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Do clusters follow the industry life cycle? An exploratory meta-study of Basque clusters from the 1970s to 2008

  • Jesús M. Valdaliso
  • Aitziber Elola

    ()

  • Susana Franco
  • Santiago López
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    Although clusters life cycles tend to co-evolve with the life cycle of its dominant industry (Bergman, 2008; Menzel and Fornahl, 2010), the stylized life cycle model does not capture the full complexity of cluster evolution (Martin and Sunley, 2011). Empirical studies indicate that clusters do not necessarily follow the life cycles of their dominant industries, as different clusters that belong to the same industry life cycle follow different evolutionary paths (Saxenian, 1994). Thus, clusters are not just a local representation of an industry and local peculiarities also matter for the evolution of a particular cluster (Menzel and Fornahl, 2010). Empirical studies have pointed out that local factors such as factor endowment, entrepreneurship and firms? capabilities, an existing market, or institutions and social capital may have an impact on it (Belussi and Sedita, 2009; Elola et al., 2012). The Basque Country is an old industrialized European region that successfully managed to escape from a lock-in situation in the 1980s renewing its industrial base by upgrading some of its mature clusters and by promoting new high tech ones. Based on the experience of the Basque Country, in this paper, we aim at analyzing whether clusters co-evolve with their corresponding industry or deviate from it. In addition, we also study which are the local factors that explain such behaviors. For that purpose, we draw on a meta-study of six clusters of the Basque Country: papermaking, maritime industries, machine-tools, electronics and ICTs, aeronautics and energy. References BELUSSI, R. and SEDITA, C. (2009) Life Cycle vs. Multiple Path Dependency in Industrial Districts, European Planning Studies, 17, 4, pp. 505-528. BERGMAN, E. M. (2008) Cluster life-cycles: an emerging synthesis, in C. KARLSSON (Ed.), Handbook of Research on Cluster Theory, Edward Elgar: Cheltenham. ELOLA, A., VALDALISO, J. M., ARANGUREN, M. J., and LÓPEZ, S. (2012) Cluster Life Cycles, Path Dependency and Regional Economic Development. Insights from a Meta-Study on Basque Clusters, European Planning Studies, 20, 2, 257-279. MARTIN, R., and SUNLEY, P. (2011) Conceptualizing Cluster Evolution: Beyond the Life Cycle Model? Regional Studies, 45, 10, 1299-1318. MENZEL, P., and FORNAHL, D. (2010) Cluster life cycles ?dimensions and rationales of cluster evolution, Industrial and Corporate Change 19, 1: 205-238. SAXENIAN, A. (1994) Regional Advantage: Culture and Competition in Silicon Valley and Route 128. Harvard University Press: Cambridge.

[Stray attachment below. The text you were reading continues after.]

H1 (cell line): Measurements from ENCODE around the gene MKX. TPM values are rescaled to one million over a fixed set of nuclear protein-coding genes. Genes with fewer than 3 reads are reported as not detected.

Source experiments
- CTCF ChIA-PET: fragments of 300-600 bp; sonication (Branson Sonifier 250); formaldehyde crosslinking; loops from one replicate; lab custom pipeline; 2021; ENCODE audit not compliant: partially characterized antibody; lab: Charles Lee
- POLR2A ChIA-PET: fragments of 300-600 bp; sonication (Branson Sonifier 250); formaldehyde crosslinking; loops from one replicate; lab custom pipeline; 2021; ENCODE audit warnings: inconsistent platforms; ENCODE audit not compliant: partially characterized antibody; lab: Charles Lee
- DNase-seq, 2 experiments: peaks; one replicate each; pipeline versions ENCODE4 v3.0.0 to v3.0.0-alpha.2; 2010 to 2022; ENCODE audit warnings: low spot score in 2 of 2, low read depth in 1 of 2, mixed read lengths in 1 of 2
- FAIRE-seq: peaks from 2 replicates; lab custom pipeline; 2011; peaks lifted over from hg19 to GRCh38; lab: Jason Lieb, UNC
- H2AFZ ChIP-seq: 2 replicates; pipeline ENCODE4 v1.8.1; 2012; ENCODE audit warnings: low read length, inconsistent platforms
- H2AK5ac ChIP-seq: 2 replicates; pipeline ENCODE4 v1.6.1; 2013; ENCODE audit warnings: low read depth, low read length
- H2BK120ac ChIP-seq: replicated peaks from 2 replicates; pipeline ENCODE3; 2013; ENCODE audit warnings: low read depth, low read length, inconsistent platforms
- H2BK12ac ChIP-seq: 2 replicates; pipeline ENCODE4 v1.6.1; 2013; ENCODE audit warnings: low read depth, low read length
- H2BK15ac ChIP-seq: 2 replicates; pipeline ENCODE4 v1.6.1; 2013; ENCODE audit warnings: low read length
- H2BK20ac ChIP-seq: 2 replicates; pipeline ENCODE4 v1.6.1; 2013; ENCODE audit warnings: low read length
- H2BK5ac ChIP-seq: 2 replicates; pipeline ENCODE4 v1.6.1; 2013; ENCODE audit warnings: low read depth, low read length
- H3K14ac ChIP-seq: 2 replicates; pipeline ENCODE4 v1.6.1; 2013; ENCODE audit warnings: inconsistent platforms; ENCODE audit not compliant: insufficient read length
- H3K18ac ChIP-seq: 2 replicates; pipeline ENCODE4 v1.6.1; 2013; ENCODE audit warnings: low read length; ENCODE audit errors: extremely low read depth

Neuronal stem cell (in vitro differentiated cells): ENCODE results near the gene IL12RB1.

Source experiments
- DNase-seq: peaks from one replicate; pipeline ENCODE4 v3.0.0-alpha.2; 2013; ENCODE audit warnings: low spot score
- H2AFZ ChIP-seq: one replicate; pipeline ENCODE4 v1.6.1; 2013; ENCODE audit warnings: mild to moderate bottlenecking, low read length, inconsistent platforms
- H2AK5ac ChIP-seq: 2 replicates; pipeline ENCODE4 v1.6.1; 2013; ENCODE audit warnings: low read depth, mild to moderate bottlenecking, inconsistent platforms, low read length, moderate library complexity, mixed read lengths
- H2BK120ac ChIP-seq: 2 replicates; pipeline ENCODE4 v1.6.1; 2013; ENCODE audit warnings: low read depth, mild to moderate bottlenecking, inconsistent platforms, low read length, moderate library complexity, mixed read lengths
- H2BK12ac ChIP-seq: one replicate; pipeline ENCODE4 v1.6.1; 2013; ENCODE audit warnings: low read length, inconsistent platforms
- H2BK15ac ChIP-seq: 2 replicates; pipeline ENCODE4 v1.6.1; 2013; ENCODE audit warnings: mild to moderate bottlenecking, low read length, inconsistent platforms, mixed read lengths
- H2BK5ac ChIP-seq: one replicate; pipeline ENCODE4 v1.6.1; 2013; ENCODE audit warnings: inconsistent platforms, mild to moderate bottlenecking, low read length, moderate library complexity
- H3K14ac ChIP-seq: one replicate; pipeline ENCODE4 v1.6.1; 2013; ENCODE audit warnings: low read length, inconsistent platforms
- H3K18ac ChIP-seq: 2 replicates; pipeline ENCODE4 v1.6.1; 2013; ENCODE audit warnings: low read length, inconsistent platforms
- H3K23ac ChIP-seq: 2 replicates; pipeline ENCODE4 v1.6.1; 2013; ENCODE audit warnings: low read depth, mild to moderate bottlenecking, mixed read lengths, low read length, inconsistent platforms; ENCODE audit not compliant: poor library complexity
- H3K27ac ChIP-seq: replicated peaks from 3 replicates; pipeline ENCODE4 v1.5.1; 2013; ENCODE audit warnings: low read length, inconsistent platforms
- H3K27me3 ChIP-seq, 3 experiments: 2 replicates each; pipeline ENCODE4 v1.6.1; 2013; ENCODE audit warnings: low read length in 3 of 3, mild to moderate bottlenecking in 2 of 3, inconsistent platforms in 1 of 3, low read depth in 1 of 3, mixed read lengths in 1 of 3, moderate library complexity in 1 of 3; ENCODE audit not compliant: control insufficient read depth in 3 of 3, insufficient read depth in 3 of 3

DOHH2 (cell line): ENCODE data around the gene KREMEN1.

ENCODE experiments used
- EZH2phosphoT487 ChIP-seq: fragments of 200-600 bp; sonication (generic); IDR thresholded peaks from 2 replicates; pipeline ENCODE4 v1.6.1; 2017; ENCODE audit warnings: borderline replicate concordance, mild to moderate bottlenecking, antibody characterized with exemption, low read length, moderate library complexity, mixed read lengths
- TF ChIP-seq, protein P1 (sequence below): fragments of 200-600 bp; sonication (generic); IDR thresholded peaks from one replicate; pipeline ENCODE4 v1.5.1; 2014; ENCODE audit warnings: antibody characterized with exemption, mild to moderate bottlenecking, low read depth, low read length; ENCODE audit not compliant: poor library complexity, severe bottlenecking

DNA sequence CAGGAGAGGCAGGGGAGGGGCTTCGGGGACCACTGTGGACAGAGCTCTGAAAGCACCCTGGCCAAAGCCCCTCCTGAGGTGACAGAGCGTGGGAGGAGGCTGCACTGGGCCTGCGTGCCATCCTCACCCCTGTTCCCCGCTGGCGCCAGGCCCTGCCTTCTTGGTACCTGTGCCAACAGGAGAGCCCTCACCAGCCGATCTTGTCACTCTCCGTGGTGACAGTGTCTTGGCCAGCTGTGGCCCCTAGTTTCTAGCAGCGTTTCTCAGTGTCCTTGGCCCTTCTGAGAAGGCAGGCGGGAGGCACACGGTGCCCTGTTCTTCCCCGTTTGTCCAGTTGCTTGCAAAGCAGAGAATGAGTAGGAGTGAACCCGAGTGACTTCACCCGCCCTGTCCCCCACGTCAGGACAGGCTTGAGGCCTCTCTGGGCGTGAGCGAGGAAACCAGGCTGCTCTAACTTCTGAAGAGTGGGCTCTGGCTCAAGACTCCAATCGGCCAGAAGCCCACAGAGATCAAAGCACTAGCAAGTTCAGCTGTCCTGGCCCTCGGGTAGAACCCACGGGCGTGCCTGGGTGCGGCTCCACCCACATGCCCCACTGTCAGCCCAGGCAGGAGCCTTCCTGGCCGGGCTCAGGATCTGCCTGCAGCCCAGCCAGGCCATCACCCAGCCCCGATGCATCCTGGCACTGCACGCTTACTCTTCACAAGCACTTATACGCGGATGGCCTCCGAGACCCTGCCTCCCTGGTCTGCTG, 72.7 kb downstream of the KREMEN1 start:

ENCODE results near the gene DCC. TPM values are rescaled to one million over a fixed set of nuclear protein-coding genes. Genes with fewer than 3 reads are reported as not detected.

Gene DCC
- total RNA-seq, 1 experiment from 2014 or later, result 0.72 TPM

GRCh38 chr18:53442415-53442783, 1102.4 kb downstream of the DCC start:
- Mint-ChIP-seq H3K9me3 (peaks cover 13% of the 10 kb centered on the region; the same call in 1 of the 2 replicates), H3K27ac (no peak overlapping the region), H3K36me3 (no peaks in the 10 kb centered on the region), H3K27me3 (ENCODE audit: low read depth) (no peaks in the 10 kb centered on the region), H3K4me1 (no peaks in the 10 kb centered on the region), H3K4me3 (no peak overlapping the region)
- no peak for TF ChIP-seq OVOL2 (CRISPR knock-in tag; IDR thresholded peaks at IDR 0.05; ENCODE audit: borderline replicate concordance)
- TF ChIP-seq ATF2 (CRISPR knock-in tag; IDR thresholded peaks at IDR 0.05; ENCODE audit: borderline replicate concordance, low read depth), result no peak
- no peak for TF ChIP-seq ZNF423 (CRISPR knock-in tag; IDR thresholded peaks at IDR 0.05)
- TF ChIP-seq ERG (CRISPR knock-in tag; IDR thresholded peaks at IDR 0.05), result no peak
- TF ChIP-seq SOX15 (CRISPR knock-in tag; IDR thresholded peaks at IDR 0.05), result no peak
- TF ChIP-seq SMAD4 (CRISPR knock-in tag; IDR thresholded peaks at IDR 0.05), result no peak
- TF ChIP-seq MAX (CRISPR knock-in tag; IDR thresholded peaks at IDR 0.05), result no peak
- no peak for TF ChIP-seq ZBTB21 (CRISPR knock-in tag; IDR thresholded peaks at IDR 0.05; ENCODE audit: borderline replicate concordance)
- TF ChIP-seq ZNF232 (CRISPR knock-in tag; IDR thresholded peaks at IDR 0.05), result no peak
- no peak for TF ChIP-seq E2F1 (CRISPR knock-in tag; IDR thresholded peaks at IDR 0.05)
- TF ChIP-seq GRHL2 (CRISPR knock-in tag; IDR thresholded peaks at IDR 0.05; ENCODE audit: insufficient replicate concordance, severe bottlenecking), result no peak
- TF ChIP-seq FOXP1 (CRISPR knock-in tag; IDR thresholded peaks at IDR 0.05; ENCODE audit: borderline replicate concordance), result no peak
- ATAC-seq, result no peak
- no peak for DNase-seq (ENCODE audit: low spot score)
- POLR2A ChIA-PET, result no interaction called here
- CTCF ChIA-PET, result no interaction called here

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    Paper provided by European Regional Science Association in its series ERSA conference papers with number ersa13p56.

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    Date of creation: Nov 2013
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    Handle: RePEc:wiw:wiwrsa:ersa13p56
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    1. Ron Martin & Peter Sunley, 2011. "Conceptualising Cluster Evolution: Beyond the Life-Cycle Model?," Papers in Evolutionary Economic Geography (PEEG) 1112, Utrecht University, Section of Economic Geography, revised Jul 2011.
    2. Ron Martin & Peter Sunley, 2006. "Path dependence and regional economic evolution," Journal of Economic Geography, Oxford University Press, vol. 6(4), pages 395-437, August.
    3. Ron Martin & Peter Sunley, 2011. "Conceptualizing Cluster Evolution: Beyond the Life Cycle Model?," Regional Studies, Taylor & Francis Journals, vol. 45(10), pages 1299-1318, November.
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